I’ve enjoyed reading Karl Schieneman’s recent series on metrics in predictive coding in the eDiscovery Journal. One passage in particular from his most recent post caught my attention:
“I agree it would be nice to know in advance if the number of random sample documents your TAR system uses is enough to train it adequately. If the system is looking at 5,000 documents as a training set, is that enough? Or, should it be something smaller, such as 2,000 documents? Or whether the final recall rate of responsive documents found should be an estimated 70, 80, or 90 percent of the total responsive documents in the collection…These types of metrics ARE NOT LIKELY to emerge for a number of reasons.”
Besides arousing dreadful memories from my first and only foray into statistics during high school, Schieneman raises some interesting questions regarding what all these numbers really mean in the grand scheme of things. It also got me thinking about just how sampling works in the context of predictive technologies in e-discovery. We hear so much about random sampling. In truth, that represents only half the story. Judgmental sampling plays an equally essential, albeit slightly different, role.
At the risk of over simplifying what really is a very complex topic, I thought it might be useful to distinguish the different sampling types. The best way for a mathematics simpleton like me to conceptualize a topic such as this is to think about it purely in the context of predictive technologies in e-discovery.
Random sampling generates a statistically sound sample of a given document corpus. That means that the ratio of responsive documents to non-responsive documents in the random sample should accurately reflect the document set as a whole.
For example, if I have a set of 50,000 documents and am seeking a 95% confidence level (meaning that I want the system to account for some uncertainty) and a 5% margin of error (I am okay having the system account for some error as well, in the interest of thoroughness) then, mathematically, I will need a minimum sample set of 382 (I used the handy sample size calculator from Raosoft.com to expedite the math. Sampling experts will undoubtedly notice that I left out a couple variables in the scenario defined above. This was done intentionally in the interest of simplicity). So, what exactly does that mean? In a nutshell, by manually reviewing those 382 random sample documents, an expert reviewer should be able to ascertain with a fairly high degree of certainty how many responsive documents exist within the full document set. If the reviewer determines that 10 of the 382 documents were responsive (2.6%) and the rest unresponsive, I can reasonably conclude that of my total corpus of 50,000, roughly 1,300 documents should be responsive.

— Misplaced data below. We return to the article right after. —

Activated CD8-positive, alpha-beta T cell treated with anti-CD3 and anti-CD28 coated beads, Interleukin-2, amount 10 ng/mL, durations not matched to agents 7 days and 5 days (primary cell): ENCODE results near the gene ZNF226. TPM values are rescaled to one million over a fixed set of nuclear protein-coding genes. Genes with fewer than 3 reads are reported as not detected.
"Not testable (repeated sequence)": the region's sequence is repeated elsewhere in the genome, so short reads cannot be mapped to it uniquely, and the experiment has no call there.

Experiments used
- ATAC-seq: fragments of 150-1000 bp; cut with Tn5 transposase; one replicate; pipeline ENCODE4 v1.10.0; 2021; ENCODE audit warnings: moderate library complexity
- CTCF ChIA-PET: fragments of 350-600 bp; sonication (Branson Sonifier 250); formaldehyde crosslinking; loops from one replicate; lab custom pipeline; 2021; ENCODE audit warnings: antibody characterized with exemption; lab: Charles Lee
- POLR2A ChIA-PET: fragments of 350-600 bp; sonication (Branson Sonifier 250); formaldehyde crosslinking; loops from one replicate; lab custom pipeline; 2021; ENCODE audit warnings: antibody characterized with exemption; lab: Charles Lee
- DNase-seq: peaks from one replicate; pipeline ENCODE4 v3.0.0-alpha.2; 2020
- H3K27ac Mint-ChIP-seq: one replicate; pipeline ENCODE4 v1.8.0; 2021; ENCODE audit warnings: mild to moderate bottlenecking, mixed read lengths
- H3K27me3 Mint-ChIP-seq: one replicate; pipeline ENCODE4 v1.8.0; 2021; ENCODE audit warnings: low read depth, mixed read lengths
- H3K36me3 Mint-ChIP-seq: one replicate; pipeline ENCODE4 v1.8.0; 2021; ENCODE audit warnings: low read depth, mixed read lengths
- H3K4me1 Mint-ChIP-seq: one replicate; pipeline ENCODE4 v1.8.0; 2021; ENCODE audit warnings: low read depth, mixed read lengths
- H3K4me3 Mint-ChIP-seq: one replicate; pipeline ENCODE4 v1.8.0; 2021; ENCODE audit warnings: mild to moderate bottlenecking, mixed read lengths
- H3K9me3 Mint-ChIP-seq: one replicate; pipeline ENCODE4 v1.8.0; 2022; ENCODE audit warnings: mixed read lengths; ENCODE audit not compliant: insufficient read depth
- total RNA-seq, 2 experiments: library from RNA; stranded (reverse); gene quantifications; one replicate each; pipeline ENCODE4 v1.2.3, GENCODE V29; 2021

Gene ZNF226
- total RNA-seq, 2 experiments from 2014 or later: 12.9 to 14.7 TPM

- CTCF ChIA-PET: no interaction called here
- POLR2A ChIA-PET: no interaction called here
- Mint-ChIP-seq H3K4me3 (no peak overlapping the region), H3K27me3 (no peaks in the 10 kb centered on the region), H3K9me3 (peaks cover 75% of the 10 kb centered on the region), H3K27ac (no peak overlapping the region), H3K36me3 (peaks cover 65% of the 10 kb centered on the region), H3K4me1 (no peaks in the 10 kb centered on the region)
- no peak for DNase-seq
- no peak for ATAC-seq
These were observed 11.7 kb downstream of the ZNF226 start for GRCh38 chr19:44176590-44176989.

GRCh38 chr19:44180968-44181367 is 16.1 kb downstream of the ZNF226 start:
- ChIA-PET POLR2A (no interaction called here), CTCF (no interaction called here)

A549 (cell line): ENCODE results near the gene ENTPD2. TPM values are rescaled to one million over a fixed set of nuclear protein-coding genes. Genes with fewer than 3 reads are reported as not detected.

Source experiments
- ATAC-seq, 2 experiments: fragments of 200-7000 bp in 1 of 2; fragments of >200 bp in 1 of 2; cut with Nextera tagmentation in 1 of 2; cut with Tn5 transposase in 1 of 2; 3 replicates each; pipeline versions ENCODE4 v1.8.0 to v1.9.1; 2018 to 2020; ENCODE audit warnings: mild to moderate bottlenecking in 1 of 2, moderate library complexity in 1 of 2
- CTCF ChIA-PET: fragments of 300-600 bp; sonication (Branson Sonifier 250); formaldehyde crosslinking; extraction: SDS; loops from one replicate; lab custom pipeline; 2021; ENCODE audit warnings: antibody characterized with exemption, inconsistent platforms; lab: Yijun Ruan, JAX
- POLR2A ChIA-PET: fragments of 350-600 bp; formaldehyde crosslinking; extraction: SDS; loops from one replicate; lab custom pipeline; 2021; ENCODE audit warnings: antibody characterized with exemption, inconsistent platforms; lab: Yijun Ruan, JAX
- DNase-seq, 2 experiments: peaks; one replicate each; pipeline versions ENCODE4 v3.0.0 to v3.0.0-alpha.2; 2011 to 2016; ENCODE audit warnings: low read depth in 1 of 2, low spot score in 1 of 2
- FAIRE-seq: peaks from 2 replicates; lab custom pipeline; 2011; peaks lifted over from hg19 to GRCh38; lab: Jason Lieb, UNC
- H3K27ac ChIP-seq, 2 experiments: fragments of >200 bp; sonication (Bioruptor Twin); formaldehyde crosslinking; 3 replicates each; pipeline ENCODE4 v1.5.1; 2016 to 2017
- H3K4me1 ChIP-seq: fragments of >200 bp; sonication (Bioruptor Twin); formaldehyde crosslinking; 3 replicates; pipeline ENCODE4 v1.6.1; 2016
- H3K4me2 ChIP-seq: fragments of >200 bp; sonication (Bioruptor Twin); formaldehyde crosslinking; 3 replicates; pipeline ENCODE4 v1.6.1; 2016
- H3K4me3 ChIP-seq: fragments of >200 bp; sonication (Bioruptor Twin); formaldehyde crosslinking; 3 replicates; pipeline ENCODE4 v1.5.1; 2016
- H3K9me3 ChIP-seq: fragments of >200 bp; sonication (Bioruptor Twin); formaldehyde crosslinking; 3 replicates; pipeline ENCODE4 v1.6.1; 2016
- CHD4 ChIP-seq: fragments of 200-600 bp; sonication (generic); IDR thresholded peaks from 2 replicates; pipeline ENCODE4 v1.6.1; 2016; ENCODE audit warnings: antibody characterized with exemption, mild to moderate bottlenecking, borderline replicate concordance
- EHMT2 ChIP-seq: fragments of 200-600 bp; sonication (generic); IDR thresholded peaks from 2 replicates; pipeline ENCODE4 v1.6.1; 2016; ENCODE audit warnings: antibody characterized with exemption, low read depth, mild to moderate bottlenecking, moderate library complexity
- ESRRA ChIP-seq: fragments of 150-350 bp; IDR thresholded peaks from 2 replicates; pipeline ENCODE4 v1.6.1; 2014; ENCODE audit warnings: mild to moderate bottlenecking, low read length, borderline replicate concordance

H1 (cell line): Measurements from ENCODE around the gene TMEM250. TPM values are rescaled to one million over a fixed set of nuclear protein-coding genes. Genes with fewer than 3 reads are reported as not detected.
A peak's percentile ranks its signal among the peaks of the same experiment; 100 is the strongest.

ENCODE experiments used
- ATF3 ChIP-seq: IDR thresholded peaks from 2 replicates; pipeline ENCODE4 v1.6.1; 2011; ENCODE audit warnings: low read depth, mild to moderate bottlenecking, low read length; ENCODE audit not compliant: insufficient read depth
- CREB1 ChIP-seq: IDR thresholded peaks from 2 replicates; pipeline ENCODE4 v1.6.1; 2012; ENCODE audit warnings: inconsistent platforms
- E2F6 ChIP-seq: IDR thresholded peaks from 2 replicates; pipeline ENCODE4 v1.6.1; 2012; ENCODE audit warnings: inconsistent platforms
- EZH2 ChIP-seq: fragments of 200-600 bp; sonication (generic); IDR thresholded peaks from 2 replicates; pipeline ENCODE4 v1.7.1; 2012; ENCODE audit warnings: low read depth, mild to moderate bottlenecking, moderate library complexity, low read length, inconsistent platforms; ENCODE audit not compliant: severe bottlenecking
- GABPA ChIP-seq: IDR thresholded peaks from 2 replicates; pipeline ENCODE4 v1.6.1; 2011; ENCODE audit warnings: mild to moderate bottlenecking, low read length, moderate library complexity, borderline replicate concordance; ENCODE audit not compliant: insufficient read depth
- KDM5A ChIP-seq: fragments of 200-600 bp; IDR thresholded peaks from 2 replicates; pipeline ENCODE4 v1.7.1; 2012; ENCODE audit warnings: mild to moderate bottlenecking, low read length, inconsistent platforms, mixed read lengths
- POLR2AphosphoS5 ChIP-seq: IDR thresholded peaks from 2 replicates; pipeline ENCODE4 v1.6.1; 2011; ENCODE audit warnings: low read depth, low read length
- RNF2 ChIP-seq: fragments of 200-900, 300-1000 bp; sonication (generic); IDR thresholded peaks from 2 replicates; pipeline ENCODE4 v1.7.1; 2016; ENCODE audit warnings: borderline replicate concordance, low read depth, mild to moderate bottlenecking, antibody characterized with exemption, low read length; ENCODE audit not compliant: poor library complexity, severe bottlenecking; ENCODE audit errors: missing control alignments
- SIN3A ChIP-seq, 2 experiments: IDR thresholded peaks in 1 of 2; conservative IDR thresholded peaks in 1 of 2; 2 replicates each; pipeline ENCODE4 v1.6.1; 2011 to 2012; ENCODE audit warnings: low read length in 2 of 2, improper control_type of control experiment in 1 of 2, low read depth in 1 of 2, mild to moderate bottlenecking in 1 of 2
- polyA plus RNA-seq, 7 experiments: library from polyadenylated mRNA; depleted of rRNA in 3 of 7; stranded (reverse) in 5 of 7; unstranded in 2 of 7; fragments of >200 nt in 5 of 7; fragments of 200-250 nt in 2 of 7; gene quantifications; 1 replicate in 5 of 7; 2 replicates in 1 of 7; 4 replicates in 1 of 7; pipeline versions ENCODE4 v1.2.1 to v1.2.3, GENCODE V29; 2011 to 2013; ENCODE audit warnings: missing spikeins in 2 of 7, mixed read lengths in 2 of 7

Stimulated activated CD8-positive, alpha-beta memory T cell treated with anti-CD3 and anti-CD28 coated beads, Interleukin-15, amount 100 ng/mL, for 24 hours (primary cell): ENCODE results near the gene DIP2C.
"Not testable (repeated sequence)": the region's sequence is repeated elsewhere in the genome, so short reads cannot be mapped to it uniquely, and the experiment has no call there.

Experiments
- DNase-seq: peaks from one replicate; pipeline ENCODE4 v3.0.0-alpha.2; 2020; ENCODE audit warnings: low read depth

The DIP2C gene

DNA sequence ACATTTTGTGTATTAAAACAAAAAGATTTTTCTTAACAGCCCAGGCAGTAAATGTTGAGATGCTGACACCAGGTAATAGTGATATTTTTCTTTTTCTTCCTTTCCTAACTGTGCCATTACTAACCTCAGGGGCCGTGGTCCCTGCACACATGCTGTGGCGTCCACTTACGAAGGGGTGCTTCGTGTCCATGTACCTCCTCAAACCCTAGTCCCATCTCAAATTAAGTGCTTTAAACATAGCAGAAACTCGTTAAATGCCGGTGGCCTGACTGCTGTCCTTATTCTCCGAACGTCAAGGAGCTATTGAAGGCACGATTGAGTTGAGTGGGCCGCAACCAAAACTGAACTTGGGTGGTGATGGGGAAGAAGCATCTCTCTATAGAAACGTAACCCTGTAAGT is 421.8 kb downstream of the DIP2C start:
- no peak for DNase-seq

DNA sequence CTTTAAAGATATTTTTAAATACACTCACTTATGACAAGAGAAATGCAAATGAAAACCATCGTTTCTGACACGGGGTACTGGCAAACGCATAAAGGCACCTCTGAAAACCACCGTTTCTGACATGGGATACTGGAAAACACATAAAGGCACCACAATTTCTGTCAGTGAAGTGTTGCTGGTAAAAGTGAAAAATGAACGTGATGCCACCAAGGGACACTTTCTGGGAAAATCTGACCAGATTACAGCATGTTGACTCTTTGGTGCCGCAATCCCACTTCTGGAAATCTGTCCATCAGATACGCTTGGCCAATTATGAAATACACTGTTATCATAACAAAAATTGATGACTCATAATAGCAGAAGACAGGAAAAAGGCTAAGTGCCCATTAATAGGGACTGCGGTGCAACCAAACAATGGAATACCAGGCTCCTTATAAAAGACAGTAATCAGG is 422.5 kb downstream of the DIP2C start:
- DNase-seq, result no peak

This is where things can get a little confusing.
During the course of a matter, legal teams often become privy to new, valuable information about the case. A series of custodian interviews might unveil a set of “homerun” key terms or a relevant document that link inexorably to other relevant materials. This is invaluable fodder that needs be added to the training already done in the predictive system. By applying the judgmental findings to the initial sample set as responsive, the training model can be further refined and run against the corpus to identify potentially responsive ESI with even greater accuracy. It goes the other way too. For predictive technologies to work properly, they need to be trained on both responsive and unresponsive documents to ensure an adequate delineation between the two.
For example, Ralph Losey recently engaged a predictive coding tool for a search project in which he attempted to uncover a specific set of Enron documents related to involuntary employee terminations. Losey, whose day-by-day account of the project is an absolute must-read for anyone interested in how predictive technologies work, smartly tagged references to voluntary employee terminations as unresponsive to help the system more accurately identify only those references to involuntary terminations as responsive.
At this point, you may be asking yourself why any of this matters. I would argue that understanding sampling and its role in predictive technologies matters greatly. While experts like Losey have been arguing for some time that predictive technologies represent the future of e-discovery search and review, there is still a lot of fear, apprehension and general confusion about how the technology works or maybe more appropriately, how humans work with the technology.
Going to back to the beginning of the post and Schieneman’s argument that there will likely never be a set of “uniform metric standards” for predictive technologies, I am inclined to agree with him and take it a step further by suggesting that there shouldn’t have to be. That’s the beauty of predictive technologies. Humans control the variables. The technology simply does the work.
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